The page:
The scrotum is the skin pouch situated at the base of the penis and has the testicles inside it. The organs of the reproductive system of males that generate sperm as well as the hormone testosterone are referred to as the testicles. They are found in the scrotum, in addition to other small organs, the vas deferens, a small tube, and blood vessels.
This page will discuss the scrotal ultrasound, why it is done, how to prepare for the ultrasound, and what happens during the ultrasound.
What is a scrotal ultrasound?
A scrotal ultrasound scan, also known as a testicular ultrasound scan, uses sound waves to create the pictures of the scrotum, especially the testicles. Sound waves are sent into the scrotum by an ultrasound machine, and the pictures are visualised on a computer.
Why are scrotal scans performed?
When doctors are concerned about symptoms like scrotal swelling or pain, they will order a scrotal ultrasound.
A scrotal ultrasound scan can reveal:
- Signs of testicular injury
- Testicles size
- Scrotal veins that are unusually swollen (varicocele)
- Inflammation or infection of the testicle (orchitis) or epididymis (epididymitis)
- Fluid accumulation around the testicle (hydrocele)
- A scrotal cyst or tumour
- An undescended or absent testicle
- Testicular twisting (testicular torsion)
How to prepare for a testicular/scrotal ultrasound
No special preparations are needed for the scan. It is not necessary to abstain from eating or drinking anything prior to the appointment.
Before the exam, a patient needs to remove all garments below the waist. The patient may prefer wearing something easy to remove.
Be prepared to remain as still as doable during the ultrasound procedure in order for the ultrasound equipment to produce clear pictures of the testicles.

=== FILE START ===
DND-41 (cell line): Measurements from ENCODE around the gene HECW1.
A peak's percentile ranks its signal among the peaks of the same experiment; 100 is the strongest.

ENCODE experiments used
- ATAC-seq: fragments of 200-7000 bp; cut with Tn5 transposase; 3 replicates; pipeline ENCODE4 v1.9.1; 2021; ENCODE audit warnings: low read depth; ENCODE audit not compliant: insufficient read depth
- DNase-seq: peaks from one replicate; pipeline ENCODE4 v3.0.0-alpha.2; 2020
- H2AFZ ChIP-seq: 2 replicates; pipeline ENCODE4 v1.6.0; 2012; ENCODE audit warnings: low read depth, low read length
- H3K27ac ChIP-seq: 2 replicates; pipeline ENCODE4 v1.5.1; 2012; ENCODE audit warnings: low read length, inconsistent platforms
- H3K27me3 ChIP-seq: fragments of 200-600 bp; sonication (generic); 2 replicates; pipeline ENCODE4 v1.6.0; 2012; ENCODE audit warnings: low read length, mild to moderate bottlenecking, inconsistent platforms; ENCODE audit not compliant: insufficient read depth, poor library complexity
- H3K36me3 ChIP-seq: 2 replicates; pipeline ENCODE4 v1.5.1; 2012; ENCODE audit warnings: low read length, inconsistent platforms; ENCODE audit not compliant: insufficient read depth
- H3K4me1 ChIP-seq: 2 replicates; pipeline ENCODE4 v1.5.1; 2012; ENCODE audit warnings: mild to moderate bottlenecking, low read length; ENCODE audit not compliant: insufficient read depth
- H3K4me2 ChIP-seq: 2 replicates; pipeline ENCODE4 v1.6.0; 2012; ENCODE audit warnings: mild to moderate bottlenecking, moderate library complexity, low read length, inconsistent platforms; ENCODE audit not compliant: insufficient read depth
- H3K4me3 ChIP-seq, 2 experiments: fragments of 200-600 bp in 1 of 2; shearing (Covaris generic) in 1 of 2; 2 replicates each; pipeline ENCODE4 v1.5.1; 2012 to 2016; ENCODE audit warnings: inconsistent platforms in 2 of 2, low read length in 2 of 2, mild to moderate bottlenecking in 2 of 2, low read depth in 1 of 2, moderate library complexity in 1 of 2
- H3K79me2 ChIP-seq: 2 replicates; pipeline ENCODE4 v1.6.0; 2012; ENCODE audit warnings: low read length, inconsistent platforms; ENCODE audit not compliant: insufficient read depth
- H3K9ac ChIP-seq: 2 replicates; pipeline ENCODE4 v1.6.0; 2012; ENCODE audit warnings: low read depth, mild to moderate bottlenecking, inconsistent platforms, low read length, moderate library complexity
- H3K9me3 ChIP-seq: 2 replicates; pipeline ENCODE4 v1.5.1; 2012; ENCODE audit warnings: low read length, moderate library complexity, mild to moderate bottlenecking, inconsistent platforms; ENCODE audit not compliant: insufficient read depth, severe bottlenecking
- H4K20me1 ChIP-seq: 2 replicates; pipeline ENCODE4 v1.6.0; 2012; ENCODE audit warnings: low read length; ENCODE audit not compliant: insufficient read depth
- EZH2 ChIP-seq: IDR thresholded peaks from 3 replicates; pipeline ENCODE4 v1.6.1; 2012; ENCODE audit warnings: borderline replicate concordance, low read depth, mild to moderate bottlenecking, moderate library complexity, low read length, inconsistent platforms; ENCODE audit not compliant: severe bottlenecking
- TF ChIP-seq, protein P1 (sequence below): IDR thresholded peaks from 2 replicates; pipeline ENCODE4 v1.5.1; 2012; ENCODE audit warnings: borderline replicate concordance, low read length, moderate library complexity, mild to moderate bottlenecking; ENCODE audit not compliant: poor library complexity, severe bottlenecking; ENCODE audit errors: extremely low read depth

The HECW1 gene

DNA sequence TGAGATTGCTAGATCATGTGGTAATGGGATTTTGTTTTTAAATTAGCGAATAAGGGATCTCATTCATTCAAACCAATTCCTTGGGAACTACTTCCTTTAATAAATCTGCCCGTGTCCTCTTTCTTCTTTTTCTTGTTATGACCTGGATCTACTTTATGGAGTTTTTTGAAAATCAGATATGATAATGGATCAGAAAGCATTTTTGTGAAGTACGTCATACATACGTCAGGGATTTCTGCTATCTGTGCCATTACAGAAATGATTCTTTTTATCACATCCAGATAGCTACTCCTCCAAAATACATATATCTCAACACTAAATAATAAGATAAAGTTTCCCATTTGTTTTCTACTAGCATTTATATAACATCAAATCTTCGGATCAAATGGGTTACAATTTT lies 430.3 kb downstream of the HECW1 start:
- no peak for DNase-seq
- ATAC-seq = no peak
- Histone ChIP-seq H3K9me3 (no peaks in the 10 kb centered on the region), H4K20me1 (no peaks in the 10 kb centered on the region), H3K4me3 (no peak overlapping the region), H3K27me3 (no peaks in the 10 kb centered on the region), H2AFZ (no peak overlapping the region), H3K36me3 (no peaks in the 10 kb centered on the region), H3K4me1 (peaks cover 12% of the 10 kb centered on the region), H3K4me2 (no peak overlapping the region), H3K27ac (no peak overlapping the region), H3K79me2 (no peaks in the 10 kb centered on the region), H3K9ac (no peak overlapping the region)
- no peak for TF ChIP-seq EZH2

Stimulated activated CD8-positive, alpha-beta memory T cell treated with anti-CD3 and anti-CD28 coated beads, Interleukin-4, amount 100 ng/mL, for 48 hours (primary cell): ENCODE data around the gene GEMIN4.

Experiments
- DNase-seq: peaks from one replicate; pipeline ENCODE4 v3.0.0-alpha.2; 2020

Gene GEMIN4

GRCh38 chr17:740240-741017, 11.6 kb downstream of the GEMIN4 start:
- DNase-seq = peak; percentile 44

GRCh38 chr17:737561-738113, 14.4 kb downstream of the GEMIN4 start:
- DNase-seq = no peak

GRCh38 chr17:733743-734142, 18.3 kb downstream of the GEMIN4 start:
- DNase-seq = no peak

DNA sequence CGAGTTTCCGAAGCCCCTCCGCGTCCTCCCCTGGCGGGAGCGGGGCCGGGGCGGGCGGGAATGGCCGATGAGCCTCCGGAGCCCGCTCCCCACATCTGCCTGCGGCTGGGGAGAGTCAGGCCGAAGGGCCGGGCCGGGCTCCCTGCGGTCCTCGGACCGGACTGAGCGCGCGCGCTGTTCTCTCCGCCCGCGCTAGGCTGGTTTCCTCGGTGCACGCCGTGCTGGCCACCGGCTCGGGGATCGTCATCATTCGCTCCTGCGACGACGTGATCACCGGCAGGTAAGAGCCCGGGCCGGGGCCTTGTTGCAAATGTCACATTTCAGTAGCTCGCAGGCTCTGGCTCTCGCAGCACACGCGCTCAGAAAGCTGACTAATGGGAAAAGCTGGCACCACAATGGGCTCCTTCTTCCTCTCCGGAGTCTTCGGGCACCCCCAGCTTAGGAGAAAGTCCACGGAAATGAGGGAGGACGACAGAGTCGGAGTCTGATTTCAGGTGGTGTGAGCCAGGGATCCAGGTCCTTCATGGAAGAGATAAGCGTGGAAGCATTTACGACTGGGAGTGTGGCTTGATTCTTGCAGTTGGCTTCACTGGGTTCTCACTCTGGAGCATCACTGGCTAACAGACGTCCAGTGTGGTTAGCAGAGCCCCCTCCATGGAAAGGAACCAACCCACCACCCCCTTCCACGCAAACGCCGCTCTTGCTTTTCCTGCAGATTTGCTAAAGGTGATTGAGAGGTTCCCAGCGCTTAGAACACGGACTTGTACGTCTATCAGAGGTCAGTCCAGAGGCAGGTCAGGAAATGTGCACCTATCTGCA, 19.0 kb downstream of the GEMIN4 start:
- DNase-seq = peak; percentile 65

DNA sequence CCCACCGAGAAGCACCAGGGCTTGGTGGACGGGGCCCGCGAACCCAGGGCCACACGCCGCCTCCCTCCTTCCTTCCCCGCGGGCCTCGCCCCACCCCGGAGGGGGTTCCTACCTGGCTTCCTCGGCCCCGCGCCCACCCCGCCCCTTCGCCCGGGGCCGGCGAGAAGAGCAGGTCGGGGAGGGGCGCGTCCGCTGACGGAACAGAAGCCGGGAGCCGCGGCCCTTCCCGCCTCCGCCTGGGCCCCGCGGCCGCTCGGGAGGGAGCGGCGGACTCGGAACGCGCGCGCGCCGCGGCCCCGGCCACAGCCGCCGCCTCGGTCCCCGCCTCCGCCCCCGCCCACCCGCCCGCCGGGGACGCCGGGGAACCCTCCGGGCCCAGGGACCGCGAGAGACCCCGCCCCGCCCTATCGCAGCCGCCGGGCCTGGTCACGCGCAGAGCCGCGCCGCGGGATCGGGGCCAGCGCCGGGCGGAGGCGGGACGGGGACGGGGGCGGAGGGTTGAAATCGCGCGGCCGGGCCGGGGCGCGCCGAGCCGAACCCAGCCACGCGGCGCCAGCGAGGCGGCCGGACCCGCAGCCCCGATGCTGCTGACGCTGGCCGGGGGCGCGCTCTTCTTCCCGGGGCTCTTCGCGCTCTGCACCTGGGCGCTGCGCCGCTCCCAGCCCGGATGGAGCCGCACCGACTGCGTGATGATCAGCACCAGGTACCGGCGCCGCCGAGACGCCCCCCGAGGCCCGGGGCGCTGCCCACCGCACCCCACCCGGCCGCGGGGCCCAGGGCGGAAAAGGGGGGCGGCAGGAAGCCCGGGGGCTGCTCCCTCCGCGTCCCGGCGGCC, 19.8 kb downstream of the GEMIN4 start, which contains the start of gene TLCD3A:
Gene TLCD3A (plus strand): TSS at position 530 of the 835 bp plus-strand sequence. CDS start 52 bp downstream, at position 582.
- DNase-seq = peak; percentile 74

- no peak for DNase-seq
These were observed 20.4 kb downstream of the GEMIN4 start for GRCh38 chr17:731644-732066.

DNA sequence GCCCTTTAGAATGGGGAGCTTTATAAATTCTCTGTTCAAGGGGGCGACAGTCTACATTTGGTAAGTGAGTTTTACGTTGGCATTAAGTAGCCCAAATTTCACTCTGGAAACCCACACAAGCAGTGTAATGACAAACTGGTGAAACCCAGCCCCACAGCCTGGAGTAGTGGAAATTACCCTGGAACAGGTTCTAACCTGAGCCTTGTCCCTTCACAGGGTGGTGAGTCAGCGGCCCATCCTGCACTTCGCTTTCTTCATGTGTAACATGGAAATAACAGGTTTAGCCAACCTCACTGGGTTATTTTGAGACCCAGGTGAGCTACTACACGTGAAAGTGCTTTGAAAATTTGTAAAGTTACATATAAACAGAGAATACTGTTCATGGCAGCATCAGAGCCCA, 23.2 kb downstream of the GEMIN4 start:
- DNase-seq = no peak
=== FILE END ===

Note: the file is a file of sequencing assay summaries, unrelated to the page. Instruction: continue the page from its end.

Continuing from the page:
Medication can rarely be interrupted or stopped prior to a testicular ultrasound. You should, however, consult your doctor for advice on any over-the-counter or prescription medications you use.
What to expect during the scrotal ultrasound?
The procedure will take place in your doctor’s office, clinic, or radiology department. It is pain-free and takes about 30 minutes.
You will need to lie flat on the back on the examination table. A water-based gel will be applied to your scrotum by an ultrasound technician. They will move a small tool across your skin (called a transducer) against your scrotum. It does not hurt, but you might feel some pressure.
Sound waves travel from your skin to the transducer. The photos of the testicles will be displayed on the computer monitor. After the ultrasound, the gel will be wiped off, and the photos will be reviewed by a radiologist.
Are there any risks to having a scrotal ultrasound?
A scrotal ultrasound will not put your health at risk. During the procedure, no radiation is used.
Nevertheless, if you are suffering from specific testicular problems, such as an infection or testicular torsion, you may experience increased discomfort or pain during the procedure.
An ultrasound exam is a reliable and efficient method to get a snapshot of what’s going on inside the body.
A scrotal ultrasound should give you a good idea of what is wrong with your testicles. It will assist a physician in recommending additional treatment if necessary.